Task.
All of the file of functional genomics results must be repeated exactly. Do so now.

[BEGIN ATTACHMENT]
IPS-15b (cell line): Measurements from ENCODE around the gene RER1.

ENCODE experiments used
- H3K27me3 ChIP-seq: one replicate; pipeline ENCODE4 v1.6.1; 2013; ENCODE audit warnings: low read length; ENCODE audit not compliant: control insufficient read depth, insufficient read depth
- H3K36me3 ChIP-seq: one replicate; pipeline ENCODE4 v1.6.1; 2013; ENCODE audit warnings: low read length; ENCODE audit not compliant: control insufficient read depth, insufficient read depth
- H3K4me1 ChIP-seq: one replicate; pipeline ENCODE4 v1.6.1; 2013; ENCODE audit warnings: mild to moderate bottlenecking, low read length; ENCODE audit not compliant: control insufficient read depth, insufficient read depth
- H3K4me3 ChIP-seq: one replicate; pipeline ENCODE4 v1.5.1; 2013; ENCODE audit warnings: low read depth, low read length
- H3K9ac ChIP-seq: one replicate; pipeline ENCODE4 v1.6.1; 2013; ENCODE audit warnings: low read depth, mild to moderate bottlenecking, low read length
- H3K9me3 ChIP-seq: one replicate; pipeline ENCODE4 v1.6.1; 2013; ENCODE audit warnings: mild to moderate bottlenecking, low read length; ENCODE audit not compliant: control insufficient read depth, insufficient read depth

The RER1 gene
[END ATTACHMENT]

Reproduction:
IPS-15b (cell line): Measurements from ENCODE around the gene RER1.

ENCODE experiments used
- H3K27me3 ChIP-seq: one replicate; pipeline ENCODE4 v1.6.1; 2013; ENCODE audit warnings: low read length; ENCODE audit not compliant: control insufficient read depth, insufficient read depth
- H3K36me3 ChIP-seq: one replicate; pipeline ENCODE4 v1.6.1; 2013; ENCODE audit warnings: low read length; ENCODE audit not compliant: control insufficient read depth, insufficient read depth
- H3K4me1 ChIP-seq: one replicate; pipeline ENCODE4 v1.6.1; 2013; ENCODE audit warnings: mild to moderate bottlenecking, low read length; ENCODE audit not compliant: control insufficient read depth, insufficient read depth
- H3K4me3 ChIP-seq: one replicate; pipeline ENCODE4 v1.5.1; 2013; ENCODE audit warnings: low read depth, low read length
- H3K9ac ChIP-seq: one replicate; pipeline ENCODE4 v1.6.1; 2013; ENCODE audit warnings: low read depth, mild to moderate bottlenecking, low read length
- H3K9me3 ChIP-seq: one replicate; pipeline ENCODE4 v1.6.1; 2013; ENCODE audit warnings: mild to moderate bottlenecking, low read length; ENCODE audit not compliant: control insufficient read depth, insufficient read depth

The RER1 gene